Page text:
Paramiana perissa Nye is the only known species of this group. The vesica has the ventral group of the smaragdina group but on a larger, more ovate diverticulum located closer to the base of the vesica and with many elongate spines. Abdominal sclerites and male genitalia with deposits of melanin. The ventral surface of the eighth abdominal sclerite is less heavily spined in this group than in the smaragdina group. There is a caudal pointing projection of the corpus bursae and the appendix bursae is more elongate. The ductus bursae has is more widely flared at its junction with the bursa than in the smaragdina group. The sclerotized bulla of the corpus bursae found in the smaragdina group is missing and the signum is much more diffuse. There is not distinct frontal process. However the frontal region is clearly differentiated from the rest of the head if the scales are removed, although there is no distinct raised ring or central projection.

smaragdina GROUP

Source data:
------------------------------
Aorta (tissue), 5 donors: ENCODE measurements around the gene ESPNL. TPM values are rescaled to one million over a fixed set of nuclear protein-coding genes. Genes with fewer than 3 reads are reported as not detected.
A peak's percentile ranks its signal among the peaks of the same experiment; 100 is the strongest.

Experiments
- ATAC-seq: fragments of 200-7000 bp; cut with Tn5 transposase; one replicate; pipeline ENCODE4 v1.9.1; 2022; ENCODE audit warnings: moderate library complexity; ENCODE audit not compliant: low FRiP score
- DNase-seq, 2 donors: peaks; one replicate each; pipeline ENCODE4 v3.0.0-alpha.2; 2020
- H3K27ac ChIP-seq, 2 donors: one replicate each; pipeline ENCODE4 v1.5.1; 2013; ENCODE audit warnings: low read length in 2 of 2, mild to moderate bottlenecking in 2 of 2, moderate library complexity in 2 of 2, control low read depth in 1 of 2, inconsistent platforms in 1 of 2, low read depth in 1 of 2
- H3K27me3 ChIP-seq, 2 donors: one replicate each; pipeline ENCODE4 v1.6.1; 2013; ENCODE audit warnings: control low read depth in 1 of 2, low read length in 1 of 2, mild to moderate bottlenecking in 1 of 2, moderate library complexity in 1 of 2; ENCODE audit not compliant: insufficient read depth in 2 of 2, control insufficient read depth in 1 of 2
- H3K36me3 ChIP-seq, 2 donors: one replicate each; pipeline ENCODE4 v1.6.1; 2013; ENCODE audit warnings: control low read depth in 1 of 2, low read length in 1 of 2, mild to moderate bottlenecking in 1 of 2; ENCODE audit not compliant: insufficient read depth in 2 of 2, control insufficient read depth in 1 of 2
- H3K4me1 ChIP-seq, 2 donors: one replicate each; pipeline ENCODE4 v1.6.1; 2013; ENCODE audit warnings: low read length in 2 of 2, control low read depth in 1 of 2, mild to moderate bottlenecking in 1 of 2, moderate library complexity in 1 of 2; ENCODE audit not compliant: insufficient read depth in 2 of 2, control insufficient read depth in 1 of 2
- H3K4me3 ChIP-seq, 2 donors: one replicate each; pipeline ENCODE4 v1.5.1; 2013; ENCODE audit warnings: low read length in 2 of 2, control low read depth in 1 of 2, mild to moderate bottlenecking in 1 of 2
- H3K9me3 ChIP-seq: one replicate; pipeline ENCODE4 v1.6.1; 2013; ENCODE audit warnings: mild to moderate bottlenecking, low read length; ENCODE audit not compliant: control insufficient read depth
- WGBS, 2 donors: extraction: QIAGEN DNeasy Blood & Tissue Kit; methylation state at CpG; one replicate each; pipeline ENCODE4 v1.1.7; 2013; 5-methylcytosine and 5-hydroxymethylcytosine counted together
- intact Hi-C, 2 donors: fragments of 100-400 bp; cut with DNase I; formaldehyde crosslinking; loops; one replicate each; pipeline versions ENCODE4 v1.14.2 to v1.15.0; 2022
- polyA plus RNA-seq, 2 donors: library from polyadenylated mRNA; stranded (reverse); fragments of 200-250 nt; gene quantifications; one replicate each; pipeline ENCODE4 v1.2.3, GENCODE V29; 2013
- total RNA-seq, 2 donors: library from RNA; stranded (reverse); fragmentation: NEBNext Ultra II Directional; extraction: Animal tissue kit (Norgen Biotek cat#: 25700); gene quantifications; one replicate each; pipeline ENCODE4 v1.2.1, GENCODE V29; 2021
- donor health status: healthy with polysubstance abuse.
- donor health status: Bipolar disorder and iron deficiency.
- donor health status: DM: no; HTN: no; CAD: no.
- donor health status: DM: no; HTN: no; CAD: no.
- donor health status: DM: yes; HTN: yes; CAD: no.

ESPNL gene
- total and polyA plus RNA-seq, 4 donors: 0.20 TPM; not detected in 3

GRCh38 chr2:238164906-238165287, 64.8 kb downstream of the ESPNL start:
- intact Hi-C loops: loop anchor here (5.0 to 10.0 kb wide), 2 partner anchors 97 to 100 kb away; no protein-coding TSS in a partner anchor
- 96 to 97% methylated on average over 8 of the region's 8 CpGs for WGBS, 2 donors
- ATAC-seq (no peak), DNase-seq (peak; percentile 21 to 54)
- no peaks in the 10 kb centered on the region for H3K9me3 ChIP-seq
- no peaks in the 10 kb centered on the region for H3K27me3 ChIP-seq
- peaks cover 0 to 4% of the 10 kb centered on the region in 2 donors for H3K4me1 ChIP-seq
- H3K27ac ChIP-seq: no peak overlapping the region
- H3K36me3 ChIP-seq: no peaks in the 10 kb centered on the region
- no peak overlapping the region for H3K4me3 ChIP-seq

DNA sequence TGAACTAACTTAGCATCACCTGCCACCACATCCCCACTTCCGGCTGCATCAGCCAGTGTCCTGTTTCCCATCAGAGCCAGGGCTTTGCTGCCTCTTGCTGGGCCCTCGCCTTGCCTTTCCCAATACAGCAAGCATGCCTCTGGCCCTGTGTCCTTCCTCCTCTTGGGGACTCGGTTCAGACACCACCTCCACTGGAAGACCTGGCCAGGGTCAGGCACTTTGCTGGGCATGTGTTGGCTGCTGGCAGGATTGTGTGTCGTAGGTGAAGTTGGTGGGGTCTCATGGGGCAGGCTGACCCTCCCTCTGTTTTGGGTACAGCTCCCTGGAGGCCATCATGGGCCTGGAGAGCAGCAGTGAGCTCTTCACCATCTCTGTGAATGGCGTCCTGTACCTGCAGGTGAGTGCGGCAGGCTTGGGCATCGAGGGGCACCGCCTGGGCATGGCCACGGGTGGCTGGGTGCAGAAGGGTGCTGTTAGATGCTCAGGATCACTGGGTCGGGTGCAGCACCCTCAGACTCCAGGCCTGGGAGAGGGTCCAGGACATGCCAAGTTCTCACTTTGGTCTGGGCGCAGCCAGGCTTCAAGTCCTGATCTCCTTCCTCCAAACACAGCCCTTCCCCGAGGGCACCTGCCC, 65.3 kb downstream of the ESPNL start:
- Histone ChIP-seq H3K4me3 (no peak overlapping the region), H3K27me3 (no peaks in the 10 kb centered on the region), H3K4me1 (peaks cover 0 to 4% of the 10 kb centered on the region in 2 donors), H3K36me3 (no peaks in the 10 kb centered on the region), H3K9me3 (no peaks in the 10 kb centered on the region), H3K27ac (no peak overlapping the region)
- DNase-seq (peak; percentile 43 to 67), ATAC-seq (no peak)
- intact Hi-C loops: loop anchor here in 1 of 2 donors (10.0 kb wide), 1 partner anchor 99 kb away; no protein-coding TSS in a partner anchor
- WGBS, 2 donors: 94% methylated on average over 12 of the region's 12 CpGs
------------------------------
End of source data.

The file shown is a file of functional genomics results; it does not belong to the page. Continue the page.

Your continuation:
The smaragdina species group contains the following species; Paramiana callaisata Blanchard, Paramiana new species 1, P. smaragdina (Neumoegen), P. new species 2, P. marina (Smith), P. new species 3, and P. new species 4. These seven species form the most consistently "noctuid" looking group within the Nocloini. The species are found in the American southwest, mostly from southern Arizona, southern New Mexico, and western Texas. The species are closely related and some pairs of species can be difficult to separate unless fresh material is available. The two species marina and new species 4 are always identifiable because of their small size. Paramiana new species 3 can be recognized by the light brown outer third of the forewing and Paramiana callaisata by the conspicuous white reniform mark. Paramiana smaragdina and P. new species 2 are distinguished by the bright green forewing scaling and P. new species 1 by its absence of any eye-catching feature. More details about species recognition is given under the relevant species headings. The general brown, "noctuid" appearance is only one identifying feature of the group. The frontal process is nearly completely absent. The central protuberance is absent and the frontal ring is missing although the front bulges and the dorsal margin of the frontal ring is present as an ovate or slightly triangular angle from the vertex and upper front of the head. Although this bulge is strong and present, it is not clearly visible unless the scales are brushed away from the front of the head. The male vesica is about five times longer than wide and the cornuti consist of two groups. An elongate and diffuse group of long spine-like cornuti runs along one margin of the vesica. The second group of spine-like cornuti are shorter, stronger, and borne on a distinct diverticulum opposite the longer, more diffuse group. This second group of cornuti consists of two to six spines arising from a sclerotized ridge running along one side of the diverticulum. The male valve contains a distinct clasper. The clasper is arcuate, but the thickness of the clasper varies between species. The female ovipositor lobes are unmodified and the ovipositor necks and apophyses are not elongate. The ostium is membranous and the ductus bursae is long with internal sclerotizations though its cephalad four-fifths. An appendix bursae is present and arises as an elongate or triangular projection from the lower right side (in the ventral orientation of the figures) of the corpus bursae. A sclerotized band is present at the cephalad end of the corpus bursae as well as a sclerotized bulla-shaped structure near the junction of the ductus bursae and corpus bursae. Basal hair pencils and Stobbe's glands are present on the first abdominal sternum of the male abdomen.